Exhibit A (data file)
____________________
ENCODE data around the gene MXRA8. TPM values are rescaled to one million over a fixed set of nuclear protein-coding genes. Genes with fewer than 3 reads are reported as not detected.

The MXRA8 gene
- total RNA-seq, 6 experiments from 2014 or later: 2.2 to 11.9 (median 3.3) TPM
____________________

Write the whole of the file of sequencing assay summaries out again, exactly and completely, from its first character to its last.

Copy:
ENCODE data around the gene MXRA8. TPM values are rescaled to one million over a fixed set of nuclear protein-coding genes. Genes with fewer than 3 reads are reported as not detected.

The MXRA8 gene
- total RNA-seq, 6 experiments from 2014 or later: 2.2 to 11.9 (median 3.3) TPM